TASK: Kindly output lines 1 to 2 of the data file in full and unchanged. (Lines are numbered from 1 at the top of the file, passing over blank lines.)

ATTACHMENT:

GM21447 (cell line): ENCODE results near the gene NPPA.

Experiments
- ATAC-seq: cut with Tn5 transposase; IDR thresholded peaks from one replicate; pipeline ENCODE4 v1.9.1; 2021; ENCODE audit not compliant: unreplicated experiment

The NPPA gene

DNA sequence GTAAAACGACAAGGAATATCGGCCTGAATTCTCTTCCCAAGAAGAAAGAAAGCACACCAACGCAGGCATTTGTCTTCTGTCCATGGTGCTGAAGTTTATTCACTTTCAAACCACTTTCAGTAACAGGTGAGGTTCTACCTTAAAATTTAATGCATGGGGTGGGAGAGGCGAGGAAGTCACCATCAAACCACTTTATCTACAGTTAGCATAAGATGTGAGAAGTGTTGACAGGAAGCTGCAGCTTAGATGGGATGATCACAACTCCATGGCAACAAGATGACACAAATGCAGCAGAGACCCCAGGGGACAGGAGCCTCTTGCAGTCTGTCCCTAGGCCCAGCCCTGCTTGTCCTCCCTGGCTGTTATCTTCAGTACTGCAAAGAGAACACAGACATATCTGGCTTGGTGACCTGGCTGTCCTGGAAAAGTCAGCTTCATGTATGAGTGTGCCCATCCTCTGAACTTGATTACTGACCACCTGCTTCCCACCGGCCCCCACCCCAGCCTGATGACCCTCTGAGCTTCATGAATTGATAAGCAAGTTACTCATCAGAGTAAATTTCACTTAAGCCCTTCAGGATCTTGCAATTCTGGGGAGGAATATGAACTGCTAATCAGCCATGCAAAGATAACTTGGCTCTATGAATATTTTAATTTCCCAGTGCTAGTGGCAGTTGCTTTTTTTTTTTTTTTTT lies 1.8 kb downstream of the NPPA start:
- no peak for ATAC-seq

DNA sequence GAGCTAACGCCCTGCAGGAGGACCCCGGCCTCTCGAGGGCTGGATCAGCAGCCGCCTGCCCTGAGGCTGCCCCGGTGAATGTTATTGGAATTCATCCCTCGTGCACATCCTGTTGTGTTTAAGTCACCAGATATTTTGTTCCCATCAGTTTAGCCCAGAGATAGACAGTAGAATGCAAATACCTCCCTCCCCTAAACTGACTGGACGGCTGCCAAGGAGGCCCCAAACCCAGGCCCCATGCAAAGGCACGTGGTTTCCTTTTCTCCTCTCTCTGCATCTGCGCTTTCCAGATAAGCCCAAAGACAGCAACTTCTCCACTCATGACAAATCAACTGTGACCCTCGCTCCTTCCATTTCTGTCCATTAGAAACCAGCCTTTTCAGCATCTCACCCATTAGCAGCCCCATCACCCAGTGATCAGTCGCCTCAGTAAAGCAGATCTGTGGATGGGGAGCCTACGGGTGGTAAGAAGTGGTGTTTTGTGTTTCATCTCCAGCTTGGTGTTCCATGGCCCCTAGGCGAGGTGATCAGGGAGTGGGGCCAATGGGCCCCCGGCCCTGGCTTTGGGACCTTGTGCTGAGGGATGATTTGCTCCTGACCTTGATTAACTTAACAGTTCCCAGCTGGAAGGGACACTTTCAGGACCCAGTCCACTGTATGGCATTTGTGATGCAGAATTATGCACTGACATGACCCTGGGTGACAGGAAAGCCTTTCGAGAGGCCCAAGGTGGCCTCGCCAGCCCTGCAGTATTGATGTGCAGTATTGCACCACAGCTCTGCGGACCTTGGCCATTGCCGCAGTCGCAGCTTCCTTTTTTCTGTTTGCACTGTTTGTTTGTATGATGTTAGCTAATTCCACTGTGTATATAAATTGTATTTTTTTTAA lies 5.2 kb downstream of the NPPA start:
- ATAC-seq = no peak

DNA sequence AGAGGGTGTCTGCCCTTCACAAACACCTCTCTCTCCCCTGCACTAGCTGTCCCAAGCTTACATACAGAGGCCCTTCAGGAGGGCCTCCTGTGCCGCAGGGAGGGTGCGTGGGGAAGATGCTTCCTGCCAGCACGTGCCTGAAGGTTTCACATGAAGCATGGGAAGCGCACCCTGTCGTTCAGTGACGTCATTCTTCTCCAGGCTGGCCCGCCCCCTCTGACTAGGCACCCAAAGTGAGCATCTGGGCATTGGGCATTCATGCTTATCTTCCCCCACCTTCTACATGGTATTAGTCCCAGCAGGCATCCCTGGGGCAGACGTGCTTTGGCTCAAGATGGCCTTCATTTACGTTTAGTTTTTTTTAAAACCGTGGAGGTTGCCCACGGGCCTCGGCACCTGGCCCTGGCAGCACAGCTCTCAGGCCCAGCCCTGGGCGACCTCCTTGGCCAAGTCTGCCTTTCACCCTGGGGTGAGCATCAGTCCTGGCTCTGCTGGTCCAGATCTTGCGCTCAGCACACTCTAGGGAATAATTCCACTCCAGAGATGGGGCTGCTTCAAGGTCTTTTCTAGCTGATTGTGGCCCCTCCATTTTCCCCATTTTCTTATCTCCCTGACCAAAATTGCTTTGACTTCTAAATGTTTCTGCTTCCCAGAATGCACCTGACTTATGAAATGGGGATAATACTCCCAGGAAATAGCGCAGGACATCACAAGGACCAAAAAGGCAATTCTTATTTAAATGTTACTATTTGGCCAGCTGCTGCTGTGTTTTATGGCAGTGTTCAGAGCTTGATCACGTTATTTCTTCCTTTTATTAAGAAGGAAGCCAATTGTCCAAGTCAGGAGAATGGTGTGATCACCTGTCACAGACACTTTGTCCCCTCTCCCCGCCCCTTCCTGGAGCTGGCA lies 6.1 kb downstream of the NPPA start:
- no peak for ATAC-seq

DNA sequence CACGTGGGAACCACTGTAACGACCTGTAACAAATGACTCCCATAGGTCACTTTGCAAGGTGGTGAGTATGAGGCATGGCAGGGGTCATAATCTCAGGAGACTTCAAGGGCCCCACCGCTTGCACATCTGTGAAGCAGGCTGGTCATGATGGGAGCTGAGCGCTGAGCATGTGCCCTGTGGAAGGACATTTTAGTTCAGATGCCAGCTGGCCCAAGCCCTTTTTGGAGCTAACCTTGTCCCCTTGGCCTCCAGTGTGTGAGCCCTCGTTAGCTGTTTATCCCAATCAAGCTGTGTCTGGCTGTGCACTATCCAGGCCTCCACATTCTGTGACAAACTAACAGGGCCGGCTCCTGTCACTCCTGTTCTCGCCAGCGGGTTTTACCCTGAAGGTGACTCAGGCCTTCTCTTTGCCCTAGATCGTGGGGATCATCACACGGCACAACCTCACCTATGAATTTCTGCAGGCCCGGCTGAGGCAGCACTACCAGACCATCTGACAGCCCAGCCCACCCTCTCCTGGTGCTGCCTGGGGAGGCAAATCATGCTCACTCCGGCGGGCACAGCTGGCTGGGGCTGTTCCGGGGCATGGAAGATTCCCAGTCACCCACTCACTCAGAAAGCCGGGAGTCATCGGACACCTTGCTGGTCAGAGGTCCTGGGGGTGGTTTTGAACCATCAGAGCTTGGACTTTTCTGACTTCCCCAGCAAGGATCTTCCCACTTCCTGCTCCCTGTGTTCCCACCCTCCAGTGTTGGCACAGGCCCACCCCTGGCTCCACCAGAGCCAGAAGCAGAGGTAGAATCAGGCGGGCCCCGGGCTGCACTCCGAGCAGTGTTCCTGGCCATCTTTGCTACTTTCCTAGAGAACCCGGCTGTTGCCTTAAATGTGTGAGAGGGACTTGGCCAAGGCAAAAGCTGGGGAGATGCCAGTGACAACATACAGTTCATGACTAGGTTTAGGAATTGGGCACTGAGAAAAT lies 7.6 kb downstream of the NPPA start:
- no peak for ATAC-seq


GM21447 (cell line): ENCODE results near the gene NPPA.

Experiments